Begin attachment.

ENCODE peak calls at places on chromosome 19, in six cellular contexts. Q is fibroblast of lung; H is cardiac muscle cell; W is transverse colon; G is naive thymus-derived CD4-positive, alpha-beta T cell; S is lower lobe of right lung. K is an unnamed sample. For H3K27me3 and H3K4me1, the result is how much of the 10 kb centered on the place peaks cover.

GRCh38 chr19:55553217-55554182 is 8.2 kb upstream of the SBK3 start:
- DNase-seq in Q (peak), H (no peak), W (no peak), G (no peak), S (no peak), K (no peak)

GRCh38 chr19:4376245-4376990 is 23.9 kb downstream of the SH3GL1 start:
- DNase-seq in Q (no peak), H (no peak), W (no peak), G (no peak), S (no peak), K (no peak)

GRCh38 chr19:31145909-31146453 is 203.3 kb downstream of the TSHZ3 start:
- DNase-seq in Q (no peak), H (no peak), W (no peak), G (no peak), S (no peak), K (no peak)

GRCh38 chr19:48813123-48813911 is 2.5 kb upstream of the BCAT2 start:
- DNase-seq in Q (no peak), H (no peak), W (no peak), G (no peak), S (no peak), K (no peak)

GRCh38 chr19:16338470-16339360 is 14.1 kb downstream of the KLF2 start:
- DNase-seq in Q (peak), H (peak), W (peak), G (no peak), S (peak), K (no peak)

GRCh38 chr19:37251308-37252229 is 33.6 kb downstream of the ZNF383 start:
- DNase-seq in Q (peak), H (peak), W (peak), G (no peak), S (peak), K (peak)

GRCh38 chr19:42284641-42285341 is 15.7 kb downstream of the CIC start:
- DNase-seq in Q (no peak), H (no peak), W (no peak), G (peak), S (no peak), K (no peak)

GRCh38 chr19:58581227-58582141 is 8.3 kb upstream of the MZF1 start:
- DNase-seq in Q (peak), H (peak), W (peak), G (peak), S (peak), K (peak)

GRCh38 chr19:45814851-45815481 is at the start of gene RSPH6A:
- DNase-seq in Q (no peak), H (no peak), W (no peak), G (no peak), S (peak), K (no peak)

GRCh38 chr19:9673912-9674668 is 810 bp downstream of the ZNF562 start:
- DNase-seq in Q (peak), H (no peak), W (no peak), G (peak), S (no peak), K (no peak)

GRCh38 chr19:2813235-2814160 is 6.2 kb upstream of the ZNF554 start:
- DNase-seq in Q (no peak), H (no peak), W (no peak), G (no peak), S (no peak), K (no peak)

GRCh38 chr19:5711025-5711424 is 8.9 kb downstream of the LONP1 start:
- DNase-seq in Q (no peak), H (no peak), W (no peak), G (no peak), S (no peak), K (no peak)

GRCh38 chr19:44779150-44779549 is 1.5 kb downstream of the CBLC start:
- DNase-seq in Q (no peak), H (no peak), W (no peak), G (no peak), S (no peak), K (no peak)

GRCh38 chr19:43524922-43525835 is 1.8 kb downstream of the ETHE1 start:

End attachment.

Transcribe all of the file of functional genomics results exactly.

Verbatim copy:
ENCODE peak calls at places on chromosome 19, in six cellular contexts. Q is fibroblast of lung; H is cardiac muscle cell; W is transverse colon; G is naive thymus-derived CD4-positive, alpha-beta T cell; S is lower lobe of right lung. K is an unnamed sample. For H3K27me3 and H3K4me1, the result is how much of the 10 kb centered on the place peaks cover.

GRCh38 chr19:55553217-55554182 is 8.2 kb upstream of the SBK3 start:
- DNase-seq in Q (peak), H (no peak), W (no peak), G (no peak), S (no peak), K (no peak)

GRCh38 chr19:4376245-4376990 is 23.9 kb downstream of the SH3GL1 start:
- DNase-seq in Q (no peak), H (no peak), W (no peak), G (no peak), S (no peak), K (no peak)

GRCh38 chr19:31145909-31146453 is 203.3 kb downstream of the TSHZ3 start:
- DNase-seq in Q (no peak), H (no peak), W (no peak), G (no peak), S (no peak), K (no peak)

GRCh38 chr19:48813123-48813911 is 2.5 kb upstream of the BCAT2 start:
- DNase-seq in Q (no peak), H (no peak), W (no peak), G (no peak), S (no peak), K (no peak)

GRCh38 chr19:16338470-16339360 is 14.1 kb downstream of the KLF2 start:
- DNase-seq in Q (peak), H (peak), W (peak), G (no peak), S (peak), K (no peak)

GRCh38 chr19:37251308-37252229 is 33.6 kb downstream of the ZNF383 start:
- DNase-seq in Q (peak), H (peak), W (peak), G (no peak), S (peak), K (peak)

GRCh38 chr19:42284641-42285341 is 15.7 kb downstream of the CIC start:
- DNase-seq in Q (no peak), H (no peak), W (no peak), G (peak), S (no peak), K (no peak)

GRCh38 chr19:58581227-58582141 is 8.3 kb upstream of the MZF1 start:
- DNase-seq in Q (peak), H (peak), W (peak), G (peak), S (peak), K (peak)

GRCh38 chr19:45814851-45815481 is at the start of gene RSPH6A:
- DNase-seq in Q (no peak), H (no peak), W (no peak), G (no peak), S (peak), K (no peak)

GRCh38 chr19:9673912-9674668 is 810 bp downstream of the ZNF562 start:
- DNase-seq in Q (peak), H (no peak), W (no peak), G (peak), S (no peak), K (no peak)

GRCh38 chr19:2813235-2814160 is 6.2 kb upstream of the ZNF554 start:
- DNase-seq in Q (no peak), H (no peak), W (no peak), G (no peak), S (no peak), K (no peak)

GRCh38 chr19:5711025-5711424 is 8.9 kb downstream of the LONP1 start:
- DNase-seq in Q (no peak), H (no peak), W (no peak), G (no peak), S (no peak), K (no peak)

GRCh38 chr19:44779150-44779549 is 1.5 kb downstream of the CBLC start:
- DNase-seq in Q (no peak), H (no peak), W (no peak), G (no peak), S (no peak), K (no peak)

GRCh38 chr19:43524922-43525835 is 1.8 kb downstream of the ETHE1 start: